Vietnam: Plenty of good fruit but low prices

Le Van Thai, a farmer in the Cuu Long (Mekong) Delta province of Vinh Long, is getting ready to harvest a bumper crop of rambutan in his 5,000sq.m orchard, but he is not a very happy man. His bumper crop is no guarantee that he can make a profit. Thai, who lives in Long Ho District's Hoa Ninh Commune, has found it difficult to find an outlet for his rambutan and is having to sell the fruit for just VND1,700-2,000 (nearly US$0.1) a kg. Costs not covered. "The money from selling rambutan is not enough to cover the cost of buying fertilisers and pesticides," he said. Thai is among many Vinh Long farmers who are in trouble because they are not able to find stable outlets and good prices for their produce. The prices of several other fruits are also in decline during the harvest season.

The Nam Roi grapefruit, a provincial speciality, is now being purchased by traders for VND7,000-8,000 (nearly $0.4) a kg, down by half against the same period last year.

The difficulty in applying national and global cultivation standards in small-scale farms makes it difficult for fruit grown in the province to compete in both domestic and overseas markets, according to the provincial Department of Agriculture and Rural Development. Department director Phan Nhut Ai said the province is yet to arrange for fruit cultivation on a large scale. Some medium and small-scale areas specialising in fruit cultivation have been set up, but the fruit quality is not even and output is not stable, he said. Ai said the province has, in recent years, paid attention to setting up brand names for speciality fruits such as Tam Binh Orange and Binh Minh Nam Roi grapefruit which are cultivated under Global Good Agriculture Practices (Global GAP) standards. However, some growers were not able to maintain their registered brand names because of financial difficulties, he said.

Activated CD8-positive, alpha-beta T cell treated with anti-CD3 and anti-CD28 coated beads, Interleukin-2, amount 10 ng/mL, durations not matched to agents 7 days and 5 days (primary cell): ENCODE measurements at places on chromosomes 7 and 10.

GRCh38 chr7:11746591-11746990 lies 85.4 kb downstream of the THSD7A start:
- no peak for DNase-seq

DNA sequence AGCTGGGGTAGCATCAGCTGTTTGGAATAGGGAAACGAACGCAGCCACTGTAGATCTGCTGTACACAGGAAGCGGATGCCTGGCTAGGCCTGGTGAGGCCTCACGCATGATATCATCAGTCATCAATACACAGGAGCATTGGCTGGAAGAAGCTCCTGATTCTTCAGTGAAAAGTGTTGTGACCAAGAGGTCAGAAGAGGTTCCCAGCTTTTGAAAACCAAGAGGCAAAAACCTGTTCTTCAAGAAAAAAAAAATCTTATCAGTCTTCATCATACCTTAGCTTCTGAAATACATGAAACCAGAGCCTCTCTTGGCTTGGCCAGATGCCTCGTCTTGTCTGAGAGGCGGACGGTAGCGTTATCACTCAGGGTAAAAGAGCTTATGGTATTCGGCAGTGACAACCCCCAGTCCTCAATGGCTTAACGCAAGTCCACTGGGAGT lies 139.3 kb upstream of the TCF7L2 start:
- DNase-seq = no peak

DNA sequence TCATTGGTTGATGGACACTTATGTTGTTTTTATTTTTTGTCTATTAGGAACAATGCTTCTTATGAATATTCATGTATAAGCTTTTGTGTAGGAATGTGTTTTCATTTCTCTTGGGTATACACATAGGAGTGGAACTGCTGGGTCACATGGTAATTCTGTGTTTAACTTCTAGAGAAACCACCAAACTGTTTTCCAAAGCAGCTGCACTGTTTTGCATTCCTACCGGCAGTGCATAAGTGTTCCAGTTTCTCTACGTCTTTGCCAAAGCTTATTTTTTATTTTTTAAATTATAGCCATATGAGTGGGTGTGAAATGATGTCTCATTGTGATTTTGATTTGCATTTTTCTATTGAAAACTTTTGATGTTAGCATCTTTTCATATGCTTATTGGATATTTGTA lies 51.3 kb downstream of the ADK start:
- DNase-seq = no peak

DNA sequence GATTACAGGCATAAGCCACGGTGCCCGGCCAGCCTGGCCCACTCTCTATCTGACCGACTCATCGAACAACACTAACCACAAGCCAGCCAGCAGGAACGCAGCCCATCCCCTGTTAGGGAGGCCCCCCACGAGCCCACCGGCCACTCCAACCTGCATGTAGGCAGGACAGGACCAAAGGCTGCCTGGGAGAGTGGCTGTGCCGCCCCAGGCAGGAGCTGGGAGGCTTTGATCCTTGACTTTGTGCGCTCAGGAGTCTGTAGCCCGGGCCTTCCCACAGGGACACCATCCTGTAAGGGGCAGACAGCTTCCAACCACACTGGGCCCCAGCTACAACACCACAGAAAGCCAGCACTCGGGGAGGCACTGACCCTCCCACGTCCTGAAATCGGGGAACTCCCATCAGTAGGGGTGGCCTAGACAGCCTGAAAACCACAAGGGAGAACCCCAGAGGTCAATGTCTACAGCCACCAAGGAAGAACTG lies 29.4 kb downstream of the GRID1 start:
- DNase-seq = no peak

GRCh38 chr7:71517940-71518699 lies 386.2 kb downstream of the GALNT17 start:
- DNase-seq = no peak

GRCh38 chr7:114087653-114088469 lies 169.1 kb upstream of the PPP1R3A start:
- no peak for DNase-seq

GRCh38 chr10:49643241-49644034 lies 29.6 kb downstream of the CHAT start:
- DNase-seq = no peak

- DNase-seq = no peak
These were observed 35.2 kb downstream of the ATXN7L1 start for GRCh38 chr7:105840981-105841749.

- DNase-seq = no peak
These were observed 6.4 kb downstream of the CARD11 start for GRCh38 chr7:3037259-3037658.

Previously, the My Hoa Nam Roi Grapefruit Co-operative and the Hoang Gia Private Enterprise had been granted Global Gap certificates for cultivating Binh Minh Nam Roi grapefruit. While Hoang Gia has been able to renew its certification, the My Hoa Nam Roi Grapefruit Co-operative does not have enough money to apply for renewal. The Hoang Gia Private enterprise now exports thousands of tonnes of Nam Roi grapefruit to the US and EU every year. Provincial authorities are hoping more enterprises will invest in building fruit brands under Global GAP standards so as to boost exports, Ai said. He said the province would always create favourable conditions for enterprises to invest in establishing international brand names for fruit, including the cost of applying for the Global GAP certificate for the first time.

The province is now trying to build a brand identity for the Tuc Khanh rambutan in Tra On District's Tuc Thien Commune, which will be cultivated under Global GAP. Vinh Long has a total of 350,000ha under fruit cultivation that gives a yield of more than 350,000 tonnes a year. The main fruits grown in the province are king oranges, grapefruits, mangosteen, longan and rambutan.


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